Google has been increasingly criticized for some of the changes proposed by Chrome that, according to developers, could prevent the blocking of popular ads blockers. Nicknamed Manifest 3, the changes imply paralyzing WebRequest APIs that developers are currently using to block content in favor of a new, more limited declarativeNetRequest API. Google revealed that performance and privacy changes have been made, but Ghostery's developers have also shown that the performance of the most popular ad blockers is simply not a problem in Chrome.
Google is now backing on some of its changes due to a brutal reaction from developers of extensions blocking ads. "Our goal is not and has never been our goal to prevent or remove content blocking," says Chrome engineer Devlin Cronin in a Google Groups post. "We are committed to preserving this ecosystem and ensuring that users can continue to customize the Chrome browser to meet their needs. This includes continuing support for extensions, including content blockers, development tools, accessibility features, and more.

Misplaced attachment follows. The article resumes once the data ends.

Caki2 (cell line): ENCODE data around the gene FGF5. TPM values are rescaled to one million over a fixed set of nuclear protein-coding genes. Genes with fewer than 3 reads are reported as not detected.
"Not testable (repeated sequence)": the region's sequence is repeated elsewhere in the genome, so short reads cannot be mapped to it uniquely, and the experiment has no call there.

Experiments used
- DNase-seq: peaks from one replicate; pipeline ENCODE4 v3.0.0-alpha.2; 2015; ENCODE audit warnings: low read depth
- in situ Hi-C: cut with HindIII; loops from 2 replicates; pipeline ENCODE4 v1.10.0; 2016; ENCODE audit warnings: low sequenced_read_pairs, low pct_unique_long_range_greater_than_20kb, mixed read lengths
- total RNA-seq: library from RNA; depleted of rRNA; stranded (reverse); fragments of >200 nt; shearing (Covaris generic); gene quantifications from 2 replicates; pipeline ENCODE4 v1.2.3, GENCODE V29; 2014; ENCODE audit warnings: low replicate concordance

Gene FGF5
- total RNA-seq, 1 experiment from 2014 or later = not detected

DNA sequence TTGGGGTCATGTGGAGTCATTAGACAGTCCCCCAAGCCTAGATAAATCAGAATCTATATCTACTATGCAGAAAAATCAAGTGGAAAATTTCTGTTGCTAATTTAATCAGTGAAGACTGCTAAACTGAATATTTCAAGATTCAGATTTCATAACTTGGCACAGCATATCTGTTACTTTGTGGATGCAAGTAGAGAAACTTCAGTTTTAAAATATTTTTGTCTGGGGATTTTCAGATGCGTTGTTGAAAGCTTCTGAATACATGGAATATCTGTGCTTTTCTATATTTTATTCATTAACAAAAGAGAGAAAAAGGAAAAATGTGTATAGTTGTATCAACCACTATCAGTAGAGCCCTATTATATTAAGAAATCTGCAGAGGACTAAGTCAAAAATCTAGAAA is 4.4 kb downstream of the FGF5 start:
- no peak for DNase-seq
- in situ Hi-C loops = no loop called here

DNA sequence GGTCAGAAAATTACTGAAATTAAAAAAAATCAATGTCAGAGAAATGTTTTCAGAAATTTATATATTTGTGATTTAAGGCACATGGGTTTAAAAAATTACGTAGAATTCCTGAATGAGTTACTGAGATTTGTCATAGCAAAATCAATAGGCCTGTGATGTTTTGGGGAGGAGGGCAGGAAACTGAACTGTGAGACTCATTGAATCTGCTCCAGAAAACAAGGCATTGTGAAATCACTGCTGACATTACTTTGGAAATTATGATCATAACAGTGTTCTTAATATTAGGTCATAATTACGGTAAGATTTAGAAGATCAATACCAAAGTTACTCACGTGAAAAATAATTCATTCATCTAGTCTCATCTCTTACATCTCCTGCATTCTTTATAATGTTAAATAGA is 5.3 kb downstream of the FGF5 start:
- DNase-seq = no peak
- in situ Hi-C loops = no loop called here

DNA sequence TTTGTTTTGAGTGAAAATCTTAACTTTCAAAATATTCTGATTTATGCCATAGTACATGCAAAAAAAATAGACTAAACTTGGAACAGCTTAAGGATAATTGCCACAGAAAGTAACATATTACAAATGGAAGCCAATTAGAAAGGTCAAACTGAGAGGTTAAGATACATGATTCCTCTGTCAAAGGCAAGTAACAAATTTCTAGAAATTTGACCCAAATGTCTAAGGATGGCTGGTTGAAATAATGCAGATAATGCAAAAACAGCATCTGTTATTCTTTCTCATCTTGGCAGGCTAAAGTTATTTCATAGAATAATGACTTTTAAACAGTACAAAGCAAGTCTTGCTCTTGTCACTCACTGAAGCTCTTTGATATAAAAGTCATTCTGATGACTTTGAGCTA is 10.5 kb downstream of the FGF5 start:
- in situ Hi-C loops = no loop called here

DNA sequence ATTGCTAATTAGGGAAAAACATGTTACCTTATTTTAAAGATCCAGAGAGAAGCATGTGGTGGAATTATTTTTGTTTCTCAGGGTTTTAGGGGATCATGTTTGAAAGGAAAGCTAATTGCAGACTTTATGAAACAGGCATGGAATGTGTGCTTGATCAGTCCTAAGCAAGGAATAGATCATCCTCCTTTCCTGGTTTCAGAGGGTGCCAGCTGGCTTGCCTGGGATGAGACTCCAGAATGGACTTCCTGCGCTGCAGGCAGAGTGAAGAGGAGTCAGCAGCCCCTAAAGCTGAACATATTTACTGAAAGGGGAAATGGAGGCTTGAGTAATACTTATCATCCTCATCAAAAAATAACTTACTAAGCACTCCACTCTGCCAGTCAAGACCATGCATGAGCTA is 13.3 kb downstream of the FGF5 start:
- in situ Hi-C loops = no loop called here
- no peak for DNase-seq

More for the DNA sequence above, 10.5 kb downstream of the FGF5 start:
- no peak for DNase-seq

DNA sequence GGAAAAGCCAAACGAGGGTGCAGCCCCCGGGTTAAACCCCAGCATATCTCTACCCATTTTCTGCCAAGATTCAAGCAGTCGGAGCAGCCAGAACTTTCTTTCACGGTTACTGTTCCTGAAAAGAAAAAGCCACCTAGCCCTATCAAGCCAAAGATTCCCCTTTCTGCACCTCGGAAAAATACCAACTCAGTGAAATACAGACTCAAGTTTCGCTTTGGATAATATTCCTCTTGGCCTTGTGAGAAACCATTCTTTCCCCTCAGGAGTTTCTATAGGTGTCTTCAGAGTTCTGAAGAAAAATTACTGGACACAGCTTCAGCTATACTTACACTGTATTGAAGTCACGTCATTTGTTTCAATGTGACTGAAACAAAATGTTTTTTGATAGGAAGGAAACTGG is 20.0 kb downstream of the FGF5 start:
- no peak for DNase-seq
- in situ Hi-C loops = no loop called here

Although developers must always switch from using the webRequest API to declarativeNetRequest, Google will increase the global blocking list from a limit of 30,000 and allow developers to use dynamic blocking lists. This will solve some of the criticism of the changes, but it is still a work in progress that could still evolve. "These changes are part of the design process," says a spokesman for Google in a statement to CNET. "We want to make sure that all basic use cases, including content blockers, are still possible with these changes and we work with extension developers to ensure that their extensions continue." to operate while optimizing the platform of extensions and protecting our users better. "
Chrome is the world's most popular browser, with over one billion users on Android and on desktop operating systems. Google added its own ad block to Chrome last year, but it's only designed to attack ads that do not meet Google's best-seller standards.